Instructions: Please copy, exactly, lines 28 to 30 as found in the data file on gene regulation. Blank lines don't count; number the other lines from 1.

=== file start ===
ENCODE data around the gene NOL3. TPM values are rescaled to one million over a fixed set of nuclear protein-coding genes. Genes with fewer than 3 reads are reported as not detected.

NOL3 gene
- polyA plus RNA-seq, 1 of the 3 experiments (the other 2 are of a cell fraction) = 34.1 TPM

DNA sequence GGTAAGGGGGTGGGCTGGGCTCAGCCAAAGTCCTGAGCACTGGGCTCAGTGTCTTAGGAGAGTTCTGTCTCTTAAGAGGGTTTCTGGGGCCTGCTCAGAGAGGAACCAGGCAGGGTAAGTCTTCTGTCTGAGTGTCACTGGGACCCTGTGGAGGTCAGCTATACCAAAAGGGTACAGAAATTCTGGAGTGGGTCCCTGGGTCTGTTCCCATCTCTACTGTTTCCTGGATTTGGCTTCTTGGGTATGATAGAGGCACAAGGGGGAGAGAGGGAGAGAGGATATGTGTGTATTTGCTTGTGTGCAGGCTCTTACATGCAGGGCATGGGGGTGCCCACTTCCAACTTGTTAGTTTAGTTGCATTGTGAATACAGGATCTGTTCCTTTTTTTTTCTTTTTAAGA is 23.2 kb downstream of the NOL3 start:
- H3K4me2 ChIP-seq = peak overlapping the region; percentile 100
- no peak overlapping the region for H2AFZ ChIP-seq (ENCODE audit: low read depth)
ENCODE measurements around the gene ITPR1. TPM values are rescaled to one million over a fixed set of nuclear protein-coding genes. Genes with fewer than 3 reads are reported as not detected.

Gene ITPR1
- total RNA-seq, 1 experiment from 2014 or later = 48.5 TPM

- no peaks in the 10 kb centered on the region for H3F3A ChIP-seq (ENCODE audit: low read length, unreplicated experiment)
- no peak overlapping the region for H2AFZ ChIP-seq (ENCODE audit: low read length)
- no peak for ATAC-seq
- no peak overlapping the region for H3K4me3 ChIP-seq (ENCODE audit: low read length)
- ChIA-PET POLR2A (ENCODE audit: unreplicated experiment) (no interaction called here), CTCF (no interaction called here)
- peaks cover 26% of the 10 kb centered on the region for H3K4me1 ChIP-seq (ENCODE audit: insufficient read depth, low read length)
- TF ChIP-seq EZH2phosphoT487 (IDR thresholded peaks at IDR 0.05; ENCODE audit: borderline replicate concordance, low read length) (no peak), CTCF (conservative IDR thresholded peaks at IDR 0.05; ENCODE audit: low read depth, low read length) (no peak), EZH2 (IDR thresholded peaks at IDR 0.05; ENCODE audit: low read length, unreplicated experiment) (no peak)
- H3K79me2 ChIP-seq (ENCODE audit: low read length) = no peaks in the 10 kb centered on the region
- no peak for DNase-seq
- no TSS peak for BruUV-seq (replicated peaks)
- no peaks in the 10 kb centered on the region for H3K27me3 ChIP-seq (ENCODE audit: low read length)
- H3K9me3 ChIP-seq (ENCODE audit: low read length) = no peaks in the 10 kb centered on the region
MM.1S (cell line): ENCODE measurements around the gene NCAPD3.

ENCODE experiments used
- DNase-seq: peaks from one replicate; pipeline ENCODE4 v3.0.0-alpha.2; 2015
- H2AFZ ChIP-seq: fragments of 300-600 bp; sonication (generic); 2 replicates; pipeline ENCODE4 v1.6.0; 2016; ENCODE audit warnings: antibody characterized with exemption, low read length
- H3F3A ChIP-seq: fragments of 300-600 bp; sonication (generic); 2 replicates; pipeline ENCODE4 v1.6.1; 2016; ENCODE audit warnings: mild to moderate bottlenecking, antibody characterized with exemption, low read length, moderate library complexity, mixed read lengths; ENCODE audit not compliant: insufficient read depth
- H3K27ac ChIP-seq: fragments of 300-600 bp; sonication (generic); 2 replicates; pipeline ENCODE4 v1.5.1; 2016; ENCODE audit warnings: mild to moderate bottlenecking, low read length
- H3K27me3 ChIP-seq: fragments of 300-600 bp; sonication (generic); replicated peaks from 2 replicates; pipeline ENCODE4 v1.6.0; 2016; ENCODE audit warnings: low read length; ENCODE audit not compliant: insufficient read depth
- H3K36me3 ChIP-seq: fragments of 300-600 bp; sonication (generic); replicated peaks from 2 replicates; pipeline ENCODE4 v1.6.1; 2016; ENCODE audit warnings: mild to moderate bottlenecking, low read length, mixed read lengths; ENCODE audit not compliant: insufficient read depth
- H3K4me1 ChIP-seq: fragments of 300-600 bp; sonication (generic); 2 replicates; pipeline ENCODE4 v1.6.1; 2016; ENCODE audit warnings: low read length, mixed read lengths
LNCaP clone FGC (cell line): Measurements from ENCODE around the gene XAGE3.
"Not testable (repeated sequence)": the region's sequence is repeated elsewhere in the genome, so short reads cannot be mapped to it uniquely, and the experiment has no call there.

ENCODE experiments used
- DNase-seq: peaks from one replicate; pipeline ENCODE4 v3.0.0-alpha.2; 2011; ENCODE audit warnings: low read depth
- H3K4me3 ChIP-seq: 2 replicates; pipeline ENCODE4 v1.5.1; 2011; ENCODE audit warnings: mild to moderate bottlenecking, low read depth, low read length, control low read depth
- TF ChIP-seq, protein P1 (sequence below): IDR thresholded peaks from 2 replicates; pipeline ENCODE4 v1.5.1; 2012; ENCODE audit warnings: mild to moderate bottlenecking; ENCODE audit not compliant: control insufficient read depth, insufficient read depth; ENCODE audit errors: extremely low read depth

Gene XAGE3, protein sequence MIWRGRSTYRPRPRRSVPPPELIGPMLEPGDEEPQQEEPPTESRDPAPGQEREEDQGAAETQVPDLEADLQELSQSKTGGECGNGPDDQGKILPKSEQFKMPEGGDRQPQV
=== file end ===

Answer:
- H3K27me3 ChIP-seq: fragments of 300-600 bp; sonication (generic); replicated peaks from 2 replicates; pipeline ENCODE4 v1.6.0; 2016; ENCODE audit warnings: low read length; ENCODE audit not compliant: insufficient read depth
- H3K36me3 ChIP-seq: fragments of 300-600 bp; sonication (generic); replicated peaks from 2 replicates; pipeline ENCODE4 v1.6.1; 2016; ENCODE audit warnings: mild to moderate bottlenecking, low read length, mixed read lengths; ENCODE audit not compliant: insufficient read depth
- H3K4me1 ChIP-seq: fragments of 300-600 bp; sonication (generic); 2 replicates; pipeline ENCODE4 v1.6.1; 2016; ENCODE audit warnings: low read length, mixed read lengths